Dissident AIDS Database

Co-factorsRecreational drugsCocaineCortisol levels
Cocaine and Intensity of H.I.V. Are Related in a Study of Mice
 Grady Denise
  "Dr. Baldwin said that cocaine had powerful effects on both the nervous system and the immune system, and that it caused the body to produce steroid hormones and other substances that might affect H.I.V. and its ability to invade cells... Dr. Baldwin said that even though the study was done in mice, she thought the findings would apply to people... "
  The New York Times, 15/02/20022002
Mechanisms of cocaine-induced decreases in immune cell function.
 Pellegrino TC, Dunn KL, Bayer BM.
  "... Since significant elevations in plasma corticosterone were observed with all routes of administration of cocaine…"
  Int Immunopharmacol 2001 Apr;1(4):665-752001
Cocaine and alcohol interactions in humans: neuroendocrine effects and cocaethylene metabolism.
 Farre M, de la Torre R, Gonzalez ML, Teran MT, Roset PN, Menoyo E, Cami J.
  "The effects of 100 mg of intranasal cocaine in acute alcohol intoxication (0.8 g/kg) were evaluated in eight experienced and nondependent healthy volunteers in a double-blind double-dummy, controlled, randomized, crossover clinical study... The augmented subjective euphoria may explain why the drug combination is more likely to be abused than is cocaine or alcohol alone. Plasma cortisol concentrations were significantly higher after concomitant alcohol and cocaine use than with cocaine alone..."
  J Pharmacol Exp Ther 1997 Oct;283(1):164-761997
A neuroendocrine role in cocaine reinforcement.
 Goeders NE.
  "Cocaine stimulates the secretion of corticosterone and ACTH, probably through a CRF-related mechanism, indicating that the drug activates the HPA axis. Indeed, cocaine has been reported to produce anxiety and to precipitate episodes of panic attack during chronic use and withdrawal in humans and to induce anxiogenic behavior in animals... In these experiments, low-dose cocaine self-administration was related directly to stress-induced increases in plasma corticosterone, such that plasma corticosterone was always greater than 150 ng/ml for rats which subsequently self-administered cocaine at doses of 0.125 mg/kg/infusion or lower, suggesting a threshold for the hormone in cocaine reinforcement..."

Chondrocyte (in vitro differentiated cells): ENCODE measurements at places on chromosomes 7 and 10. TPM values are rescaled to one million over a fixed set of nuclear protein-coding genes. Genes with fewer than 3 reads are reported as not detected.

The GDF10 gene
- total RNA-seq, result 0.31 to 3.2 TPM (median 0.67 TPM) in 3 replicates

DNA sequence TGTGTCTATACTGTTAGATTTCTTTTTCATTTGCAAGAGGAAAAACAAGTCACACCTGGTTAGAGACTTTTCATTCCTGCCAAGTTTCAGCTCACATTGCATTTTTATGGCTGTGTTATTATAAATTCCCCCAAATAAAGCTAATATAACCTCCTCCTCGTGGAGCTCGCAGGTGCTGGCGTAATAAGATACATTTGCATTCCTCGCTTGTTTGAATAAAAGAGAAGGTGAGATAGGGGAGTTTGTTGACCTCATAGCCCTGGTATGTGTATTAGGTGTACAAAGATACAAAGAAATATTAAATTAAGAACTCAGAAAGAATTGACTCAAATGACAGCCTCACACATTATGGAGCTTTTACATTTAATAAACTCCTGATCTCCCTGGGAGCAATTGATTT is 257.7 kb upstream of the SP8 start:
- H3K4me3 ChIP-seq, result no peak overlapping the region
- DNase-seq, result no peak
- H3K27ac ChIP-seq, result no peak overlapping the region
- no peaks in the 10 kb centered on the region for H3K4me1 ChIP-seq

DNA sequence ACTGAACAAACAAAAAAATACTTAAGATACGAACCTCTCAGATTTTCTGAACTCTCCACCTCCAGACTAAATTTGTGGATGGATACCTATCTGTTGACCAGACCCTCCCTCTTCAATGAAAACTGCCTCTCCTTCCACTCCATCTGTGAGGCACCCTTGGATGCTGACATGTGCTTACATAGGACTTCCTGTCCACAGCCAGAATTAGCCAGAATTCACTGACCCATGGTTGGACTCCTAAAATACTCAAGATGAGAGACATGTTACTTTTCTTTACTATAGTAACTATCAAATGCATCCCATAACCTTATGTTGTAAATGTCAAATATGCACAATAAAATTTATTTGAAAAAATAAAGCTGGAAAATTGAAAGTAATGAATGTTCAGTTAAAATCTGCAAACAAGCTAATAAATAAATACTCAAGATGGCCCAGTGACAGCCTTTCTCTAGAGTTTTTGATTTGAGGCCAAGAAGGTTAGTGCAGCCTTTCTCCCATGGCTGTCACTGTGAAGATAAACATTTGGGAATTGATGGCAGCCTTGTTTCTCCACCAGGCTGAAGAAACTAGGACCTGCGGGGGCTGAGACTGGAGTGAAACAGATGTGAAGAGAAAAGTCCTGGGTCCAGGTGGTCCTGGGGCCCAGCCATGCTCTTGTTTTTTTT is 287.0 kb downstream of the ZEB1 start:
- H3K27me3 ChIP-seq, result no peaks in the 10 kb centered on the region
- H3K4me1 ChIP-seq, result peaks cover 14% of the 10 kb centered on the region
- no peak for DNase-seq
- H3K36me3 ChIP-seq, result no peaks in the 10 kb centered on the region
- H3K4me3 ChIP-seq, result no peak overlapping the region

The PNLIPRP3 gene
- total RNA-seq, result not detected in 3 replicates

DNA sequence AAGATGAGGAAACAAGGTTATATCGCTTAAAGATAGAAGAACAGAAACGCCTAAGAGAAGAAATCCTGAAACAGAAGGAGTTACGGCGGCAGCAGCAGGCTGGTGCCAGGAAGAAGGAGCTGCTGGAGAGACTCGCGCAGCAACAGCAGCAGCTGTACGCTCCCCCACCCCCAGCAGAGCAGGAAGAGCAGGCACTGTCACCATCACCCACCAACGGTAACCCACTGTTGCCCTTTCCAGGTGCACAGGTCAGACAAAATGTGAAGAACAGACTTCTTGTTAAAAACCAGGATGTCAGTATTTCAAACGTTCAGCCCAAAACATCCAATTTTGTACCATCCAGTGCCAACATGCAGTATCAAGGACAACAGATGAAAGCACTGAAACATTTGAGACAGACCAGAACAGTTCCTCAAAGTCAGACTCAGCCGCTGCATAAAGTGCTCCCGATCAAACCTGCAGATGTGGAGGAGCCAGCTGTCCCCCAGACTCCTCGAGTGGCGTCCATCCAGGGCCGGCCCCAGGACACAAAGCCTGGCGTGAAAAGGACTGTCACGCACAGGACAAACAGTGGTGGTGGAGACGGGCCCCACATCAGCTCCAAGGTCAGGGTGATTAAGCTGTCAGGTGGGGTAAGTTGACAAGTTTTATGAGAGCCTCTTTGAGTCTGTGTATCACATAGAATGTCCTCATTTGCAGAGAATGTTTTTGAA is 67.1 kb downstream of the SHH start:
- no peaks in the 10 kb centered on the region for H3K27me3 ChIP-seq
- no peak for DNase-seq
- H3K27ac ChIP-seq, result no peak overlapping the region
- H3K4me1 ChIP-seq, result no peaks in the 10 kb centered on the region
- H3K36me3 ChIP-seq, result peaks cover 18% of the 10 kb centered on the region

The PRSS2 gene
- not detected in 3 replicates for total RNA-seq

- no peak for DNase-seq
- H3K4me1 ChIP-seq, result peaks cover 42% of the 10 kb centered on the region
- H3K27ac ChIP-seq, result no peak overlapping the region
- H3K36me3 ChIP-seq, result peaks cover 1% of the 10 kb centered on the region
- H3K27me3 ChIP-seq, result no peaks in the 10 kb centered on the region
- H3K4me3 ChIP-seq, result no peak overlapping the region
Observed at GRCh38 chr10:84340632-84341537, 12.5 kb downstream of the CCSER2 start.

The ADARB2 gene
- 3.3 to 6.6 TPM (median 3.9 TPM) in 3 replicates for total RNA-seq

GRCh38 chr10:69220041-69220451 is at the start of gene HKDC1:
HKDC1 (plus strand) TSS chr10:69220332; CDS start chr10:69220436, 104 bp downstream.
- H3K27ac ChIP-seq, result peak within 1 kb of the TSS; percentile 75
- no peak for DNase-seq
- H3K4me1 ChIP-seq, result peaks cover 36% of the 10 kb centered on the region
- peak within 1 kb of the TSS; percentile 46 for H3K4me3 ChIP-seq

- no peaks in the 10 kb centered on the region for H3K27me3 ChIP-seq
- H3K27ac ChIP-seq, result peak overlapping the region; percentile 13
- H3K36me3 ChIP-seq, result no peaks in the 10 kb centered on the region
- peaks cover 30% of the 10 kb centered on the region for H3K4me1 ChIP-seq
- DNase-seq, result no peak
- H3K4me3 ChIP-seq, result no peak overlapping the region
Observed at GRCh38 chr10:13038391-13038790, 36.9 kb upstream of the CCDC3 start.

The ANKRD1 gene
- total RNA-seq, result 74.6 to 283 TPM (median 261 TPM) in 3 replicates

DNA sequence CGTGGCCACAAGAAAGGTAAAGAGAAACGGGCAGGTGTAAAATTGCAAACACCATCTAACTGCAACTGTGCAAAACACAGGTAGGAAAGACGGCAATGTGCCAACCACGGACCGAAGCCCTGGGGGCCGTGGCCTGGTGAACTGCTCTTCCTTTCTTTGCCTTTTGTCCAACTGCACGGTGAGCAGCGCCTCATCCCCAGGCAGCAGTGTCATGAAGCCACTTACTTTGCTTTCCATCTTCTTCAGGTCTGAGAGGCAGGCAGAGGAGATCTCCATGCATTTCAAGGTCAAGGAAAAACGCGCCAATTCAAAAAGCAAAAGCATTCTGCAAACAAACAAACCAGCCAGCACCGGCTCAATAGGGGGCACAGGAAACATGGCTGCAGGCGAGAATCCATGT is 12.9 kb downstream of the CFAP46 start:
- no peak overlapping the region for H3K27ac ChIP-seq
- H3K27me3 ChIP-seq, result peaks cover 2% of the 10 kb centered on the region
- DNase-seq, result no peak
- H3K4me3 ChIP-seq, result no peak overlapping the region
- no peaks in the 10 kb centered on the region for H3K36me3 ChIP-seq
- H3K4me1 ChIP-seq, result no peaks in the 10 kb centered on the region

Psychoneuroendocrinology 1997 May;22(4):237-591997
Role of corticosterone in the enhancement of the antibody response after acute cocaine administration.
 Stanulis ED, Matulka RA, Jordan SD, Rosecrans JA, Holsapple MP.
  "...Acute cocaine has been shown to elicit a rise in serum corticosterone.."
  J Pharmacol Exp Ther 1997 Jan;280(1):284-911997
Effects of intravenous cocaine on plasma cortisol and prolactin in human cocaine abusers.
 Baumann MH, Gendron TM, Becketts KM, Henningfield JE, Gorelick DA, Rothman RB.
  "The aim of the present work was to examine the cortisol and prolactin responses to acute cocaine administration in human cocaine users. Each subject served as his own control during intravenous saline placebo and cocaine (40 mg) infusion sessions. Cocaine significantly elevated plasma cortisol but did not affect prolactin. The rise in cortisol coincided with an increase in heart rate and blood pressure after cocaine. In agreement with studies in animals, our data suggest that cocaine activates the hypothalamic-pituitary-adrenal axis in humans."
  Biol Psychiatry 1995 Dec 1;38(11):751-51995
Effects of cocaine on cortisol secretion in humans.
 Heesch CM, Negus BH, Keffer JH, Snyder RW 2nd, Risser RC, Eichhorn EJ.
  "The effects of acute cocaine administration on the pituitary adrenal axis in humans without a history of drug abuse are unknown. The authors studied 12 male volunteers twice in a double-blinded, placebo-controlled, randomized fashion. After intranasal administration of 2 mg/kg cocaine, cortisol levels were significantly higher than after placebo administration. The authors concluded that acute administration of cocaine to humans increases cortisol secretion."
  Am J Med Sci 1995 Aug;310(2):61-41995
Acute infusions of cocaine result in time- and dose-dependent effects on lymphocyte responses and corticosterone secretion in rats.
 Bayer BM, Mulroney SE, Hernandez MC, Ding XZ.
  "In the present study, we investigated the effect of intravenously (i.v.) administered cocaine on mitogen-induced lymphocyte proliferation and NK cytolytic activity in rats implanted with indwelling jugular cannula. To assess whether the effects of cocaine were accompanied by adrenal gland activation, plasma corticosterone concentrations were also determined... Within 30 min, plasma corticosterone concentrations were maximally increased by 10-fold with 5 and 10 mg/kg doses of cocaine... This study demonstrates that a single i.v. infusion of cocaine results in a selective dose- and time-dependent immunosuppression which is preceded by transient increases in circulating levels of corticosterone."
  Immunopharmacology 1995 Feb;29(1):19-281995